The Tower Handbook
Some towers ring before and after the service, others only ring afterwards. Stick with local custom if everyone is happy with the way things work. Ringing before and after takes up more time, especially for a single wedding.
If you have a wedding every hour as some churches do, then all but the first couple get ringing before anyway, unless the previous service finished early.
If you only ring after the service then someone has to raise the bells beforehand unless your band is competent to do it tidily as the couple emerge from the church.
If you can pick and choose who rings, because you have plenty of ringers and wedding ringing is seen as a perk, then the normal choice is those who attend most regularly on a Sunday. If you have fewer ringers who see turning out for weddings as a chore, then you pick whoever is willing and use persuasion to make up the numbers. If you are really short, you may have to import ringers from another tower, but you can't expect to do this all the time. If on some occasions you cannot man all the bells, then ringing the back six (say) is acceptable providing this is agreed in advance with the church authorities, and the wedding couple has not been promised a specific number of bells.
You are being paid for the ringing so it should be good. Always ring well within the capabilities of the band. If you rely on youngsters as the main source of wedding ringers  this may limit what you can ring, but don't worry. Twenty minutes of well struck call changes is very acceptable for a wedding if you can't ring anything more ambitious. The wedding party will have a lot to think about. They will be happy if there is some pleasant sounding ringing in the background .
Striking all the bells (almost) at the same time, from the tenor upwards. They strike so closely that the sound is a single roar.
Some bands fire for weddings but not all and there are different ways of including it. Some start by firing three times and then switch into normal ringing (Queens or rounds) for the rest of the time. Others ring rounds and fire when called, until called back to rounds. This may be repeated several times.
Firing is quite difficult to do well, but like most things you get better if you practise regularly. Because the bells strike so close together, the striking has to be pretty accurate or you lose the effect. With the second method described, there is the additional problem for most of the bells to hold up while the tenor strikes and then strike accurately in the cadence.
Traditionally the secretary, but many tower captains organise weddings themselves. If you have a lot of weddings, perhaps another of your members could undertake the task to relieve the load . The important thing is that whoever does it will be reliable and will ensure that communication with all affected parties is effective. Remember that you are providing a paid service at a very important point in someone's life.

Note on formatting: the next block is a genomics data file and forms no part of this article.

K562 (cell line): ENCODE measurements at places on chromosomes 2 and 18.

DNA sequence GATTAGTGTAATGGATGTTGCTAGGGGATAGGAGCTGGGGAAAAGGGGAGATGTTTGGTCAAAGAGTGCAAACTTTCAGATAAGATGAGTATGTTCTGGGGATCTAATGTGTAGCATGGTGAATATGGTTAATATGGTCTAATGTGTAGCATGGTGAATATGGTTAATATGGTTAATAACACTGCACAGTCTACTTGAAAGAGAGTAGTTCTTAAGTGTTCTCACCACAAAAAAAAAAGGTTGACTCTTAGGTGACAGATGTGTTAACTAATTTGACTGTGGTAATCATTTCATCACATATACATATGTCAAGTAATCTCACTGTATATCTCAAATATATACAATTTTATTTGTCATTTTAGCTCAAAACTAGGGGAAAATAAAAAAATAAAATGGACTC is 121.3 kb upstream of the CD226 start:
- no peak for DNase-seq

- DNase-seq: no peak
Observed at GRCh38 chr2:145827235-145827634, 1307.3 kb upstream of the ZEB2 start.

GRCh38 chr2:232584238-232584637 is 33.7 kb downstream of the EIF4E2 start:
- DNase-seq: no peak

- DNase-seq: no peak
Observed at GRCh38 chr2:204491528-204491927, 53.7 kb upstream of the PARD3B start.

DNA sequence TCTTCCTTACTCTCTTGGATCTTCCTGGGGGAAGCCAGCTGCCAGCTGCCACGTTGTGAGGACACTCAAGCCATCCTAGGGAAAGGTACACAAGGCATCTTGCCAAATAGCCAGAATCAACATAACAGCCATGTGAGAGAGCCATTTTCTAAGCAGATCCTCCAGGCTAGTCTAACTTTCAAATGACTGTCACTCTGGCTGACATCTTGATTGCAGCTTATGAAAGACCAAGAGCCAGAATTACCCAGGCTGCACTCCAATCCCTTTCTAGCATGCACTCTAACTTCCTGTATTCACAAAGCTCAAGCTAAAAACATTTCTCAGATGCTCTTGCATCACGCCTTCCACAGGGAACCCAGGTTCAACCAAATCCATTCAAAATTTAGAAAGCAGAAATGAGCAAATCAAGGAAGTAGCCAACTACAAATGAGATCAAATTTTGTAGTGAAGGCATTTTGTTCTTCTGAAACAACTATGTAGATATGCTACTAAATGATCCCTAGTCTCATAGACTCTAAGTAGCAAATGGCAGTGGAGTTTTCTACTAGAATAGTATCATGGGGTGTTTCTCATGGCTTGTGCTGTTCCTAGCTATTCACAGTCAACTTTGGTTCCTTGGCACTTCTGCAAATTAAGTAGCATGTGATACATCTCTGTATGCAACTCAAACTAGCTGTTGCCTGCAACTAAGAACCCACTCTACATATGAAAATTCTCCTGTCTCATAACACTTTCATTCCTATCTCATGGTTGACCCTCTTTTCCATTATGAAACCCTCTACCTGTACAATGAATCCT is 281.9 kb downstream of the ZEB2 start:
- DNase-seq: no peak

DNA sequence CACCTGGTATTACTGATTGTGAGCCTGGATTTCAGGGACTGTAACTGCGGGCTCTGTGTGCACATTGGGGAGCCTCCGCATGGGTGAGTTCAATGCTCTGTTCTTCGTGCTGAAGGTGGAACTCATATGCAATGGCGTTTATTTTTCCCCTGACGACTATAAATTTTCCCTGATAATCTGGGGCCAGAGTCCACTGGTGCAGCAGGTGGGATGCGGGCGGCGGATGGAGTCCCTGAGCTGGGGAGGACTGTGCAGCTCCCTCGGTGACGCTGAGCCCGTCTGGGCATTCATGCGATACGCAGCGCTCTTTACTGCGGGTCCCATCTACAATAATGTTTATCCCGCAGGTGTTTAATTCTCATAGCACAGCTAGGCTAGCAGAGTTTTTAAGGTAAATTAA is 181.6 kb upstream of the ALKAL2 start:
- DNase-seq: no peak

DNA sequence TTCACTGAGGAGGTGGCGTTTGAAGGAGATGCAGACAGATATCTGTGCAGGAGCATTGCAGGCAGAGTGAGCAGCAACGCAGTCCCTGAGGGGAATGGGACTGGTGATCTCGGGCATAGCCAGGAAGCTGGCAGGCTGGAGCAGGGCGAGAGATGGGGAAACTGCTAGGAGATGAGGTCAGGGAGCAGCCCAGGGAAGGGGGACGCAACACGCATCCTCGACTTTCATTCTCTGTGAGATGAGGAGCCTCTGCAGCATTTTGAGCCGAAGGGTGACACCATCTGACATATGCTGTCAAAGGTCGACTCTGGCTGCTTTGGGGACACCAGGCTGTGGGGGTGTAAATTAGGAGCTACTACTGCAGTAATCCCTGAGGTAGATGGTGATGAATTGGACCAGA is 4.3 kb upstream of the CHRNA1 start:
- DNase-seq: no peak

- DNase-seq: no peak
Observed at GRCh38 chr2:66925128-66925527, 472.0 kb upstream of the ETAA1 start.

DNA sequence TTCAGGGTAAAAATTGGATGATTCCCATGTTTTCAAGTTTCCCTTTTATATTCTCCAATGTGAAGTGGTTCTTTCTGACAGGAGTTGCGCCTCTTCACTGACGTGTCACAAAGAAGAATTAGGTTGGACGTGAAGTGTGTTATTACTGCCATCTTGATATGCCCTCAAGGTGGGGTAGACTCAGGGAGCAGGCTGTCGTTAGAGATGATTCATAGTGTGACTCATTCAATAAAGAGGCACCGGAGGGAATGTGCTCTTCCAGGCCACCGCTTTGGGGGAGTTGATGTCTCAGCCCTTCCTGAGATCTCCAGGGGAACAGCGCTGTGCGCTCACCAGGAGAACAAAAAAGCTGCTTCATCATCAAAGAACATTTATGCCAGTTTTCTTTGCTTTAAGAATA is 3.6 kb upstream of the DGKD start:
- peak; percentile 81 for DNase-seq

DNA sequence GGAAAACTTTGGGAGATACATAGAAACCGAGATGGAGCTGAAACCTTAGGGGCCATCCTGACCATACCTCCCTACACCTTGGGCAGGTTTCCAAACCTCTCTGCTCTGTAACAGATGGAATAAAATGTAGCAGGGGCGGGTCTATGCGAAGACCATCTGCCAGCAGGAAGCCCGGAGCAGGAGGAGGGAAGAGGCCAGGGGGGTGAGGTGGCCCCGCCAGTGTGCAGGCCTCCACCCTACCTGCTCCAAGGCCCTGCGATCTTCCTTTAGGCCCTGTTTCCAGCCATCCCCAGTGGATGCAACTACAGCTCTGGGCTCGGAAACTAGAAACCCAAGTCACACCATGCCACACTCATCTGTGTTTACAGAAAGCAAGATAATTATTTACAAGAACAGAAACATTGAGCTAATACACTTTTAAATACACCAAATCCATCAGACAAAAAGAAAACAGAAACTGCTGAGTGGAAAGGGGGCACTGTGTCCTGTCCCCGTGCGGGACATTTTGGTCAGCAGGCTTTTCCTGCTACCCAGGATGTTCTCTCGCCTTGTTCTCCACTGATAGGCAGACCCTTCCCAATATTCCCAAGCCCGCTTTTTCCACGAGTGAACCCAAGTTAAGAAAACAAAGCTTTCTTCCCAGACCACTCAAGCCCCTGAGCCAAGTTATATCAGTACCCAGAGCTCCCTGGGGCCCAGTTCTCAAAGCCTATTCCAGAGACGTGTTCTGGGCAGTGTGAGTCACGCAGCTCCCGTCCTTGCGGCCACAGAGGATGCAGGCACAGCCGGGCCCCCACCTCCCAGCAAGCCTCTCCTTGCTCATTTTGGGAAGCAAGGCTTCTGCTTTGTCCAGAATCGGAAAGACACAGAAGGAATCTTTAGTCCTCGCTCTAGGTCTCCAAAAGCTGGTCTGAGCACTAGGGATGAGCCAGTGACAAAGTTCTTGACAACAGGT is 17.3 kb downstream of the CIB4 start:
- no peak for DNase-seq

You must agree the fee with your church authorities. How you split it between your ringers and how and your funds is your decision. The payment to each person may influence whether they are prepared to give up part of a Saturday afternoon. The residue for the tower may be the main input to your funds. See section 7.7b.
Weddings do sometimes get called off, perhaps only just before the wedding day. You probably arrange the band to ring week or two in advance, so you need good communication with the responsible church authorities to ensure you don't turn up to ring for a non existent wedding. Some couples have even cancelled the bells a couple of days before their wedding on the grounds that they could not afford them! The church can forestall such problems by insisting on pre-payment, at least of a deposit, to deter last minute changes (such changes can greatly inconvenience ringers who may have sacrificed other plans in order to ring).
At one time no one would ask such a question, but it has been asked recently.
Whether there is a technical liability or not, it appears it would not benefit the tax man to enforce it. If wedding ringing were deemed to be the provision of professional services, then the fee would be taxable. But then expenses occurred in connection with the profession could be legitimately set against tax. The payment is relatively small in professional terms and in many cases the expenses incurred in acquiring the necessary skill, and then travelling to perform the ringing could be greater. Tax is a means of raising revenue and it becomes unproductive if it costs more to collect than it raises. We don't think you need worry about this (but in matters of taxation all things are possible).
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